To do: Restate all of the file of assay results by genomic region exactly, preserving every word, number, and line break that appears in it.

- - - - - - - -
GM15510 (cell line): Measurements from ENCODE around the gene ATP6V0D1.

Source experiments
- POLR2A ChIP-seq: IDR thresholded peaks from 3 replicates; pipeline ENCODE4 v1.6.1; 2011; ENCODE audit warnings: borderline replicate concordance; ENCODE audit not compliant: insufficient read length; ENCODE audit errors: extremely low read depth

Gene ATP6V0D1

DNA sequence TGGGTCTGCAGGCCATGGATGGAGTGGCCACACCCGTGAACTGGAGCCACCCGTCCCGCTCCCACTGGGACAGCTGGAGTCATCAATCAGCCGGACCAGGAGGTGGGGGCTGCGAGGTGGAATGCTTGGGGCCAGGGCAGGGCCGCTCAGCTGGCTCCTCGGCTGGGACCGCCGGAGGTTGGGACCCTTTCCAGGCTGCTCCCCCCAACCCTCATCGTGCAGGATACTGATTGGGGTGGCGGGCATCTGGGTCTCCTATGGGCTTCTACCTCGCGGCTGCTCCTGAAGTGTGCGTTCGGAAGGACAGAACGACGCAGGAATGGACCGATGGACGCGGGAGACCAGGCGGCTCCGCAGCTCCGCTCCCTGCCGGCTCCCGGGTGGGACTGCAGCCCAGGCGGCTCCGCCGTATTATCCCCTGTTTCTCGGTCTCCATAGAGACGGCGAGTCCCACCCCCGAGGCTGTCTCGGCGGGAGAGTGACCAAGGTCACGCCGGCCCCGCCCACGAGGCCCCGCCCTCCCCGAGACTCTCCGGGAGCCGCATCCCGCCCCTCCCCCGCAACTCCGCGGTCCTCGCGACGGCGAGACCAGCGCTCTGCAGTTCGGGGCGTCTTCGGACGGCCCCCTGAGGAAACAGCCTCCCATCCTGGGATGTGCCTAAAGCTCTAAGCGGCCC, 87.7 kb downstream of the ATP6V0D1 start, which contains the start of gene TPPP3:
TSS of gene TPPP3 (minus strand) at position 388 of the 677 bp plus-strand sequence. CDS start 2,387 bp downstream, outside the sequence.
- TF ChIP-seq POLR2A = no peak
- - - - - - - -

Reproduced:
GM15510 (cell line): Measurements from ENCODE around the gene ATP6V0D1.

Source experiments
- POLR2A ChIP-seq: IDR thresholded peaks from 3 replicates; pipeline ENCODE4 v1.6.1; 2011; ENCODE audit warnings: borderline replicate concordance; ENCODE audit not compliant: insufficient read length; ENCODE audit errors: extremely low read depth

Gene ATP6V0D1

DNA sequence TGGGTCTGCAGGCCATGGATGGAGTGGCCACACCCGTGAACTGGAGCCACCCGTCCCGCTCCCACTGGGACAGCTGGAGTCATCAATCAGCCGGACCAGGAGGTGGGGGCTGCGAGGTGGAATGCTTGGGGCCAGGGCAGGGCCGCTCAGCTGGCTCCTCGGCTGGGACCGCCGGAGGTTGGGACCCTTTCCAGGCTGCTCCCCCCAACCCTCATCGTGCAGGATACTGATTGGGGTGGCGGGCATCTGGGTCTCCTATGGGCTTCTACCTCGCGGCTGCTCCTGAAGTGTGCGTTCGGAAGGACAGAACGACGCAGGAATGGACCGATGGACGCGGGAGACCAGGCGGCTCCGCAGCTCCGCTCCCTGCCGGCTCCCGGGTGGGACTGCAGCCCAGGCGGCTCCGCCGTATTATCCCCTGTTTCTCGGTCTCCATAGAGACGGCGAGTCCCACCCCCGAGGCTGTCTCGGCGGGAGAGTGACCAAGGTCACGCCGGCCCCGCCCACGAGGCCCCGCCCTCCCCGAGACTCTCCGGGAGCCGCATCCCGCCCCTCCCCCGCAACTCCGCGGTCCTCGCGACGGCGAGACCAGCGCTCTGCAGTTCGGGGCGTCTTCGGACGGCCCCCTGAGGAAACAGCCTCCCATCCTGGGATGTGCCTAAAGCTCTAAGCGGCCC, 87.7 kb downstream of the ATP6V0D1 start, which contains the start of gene TPPP3:
TSS of gene TPPP3 (minus strand) at position 388 of the 677 bp plus-strand sequence. CDS start 2,387 bp downstream, outside the sequence.
- TF ChIP-seq POLR2A = no peak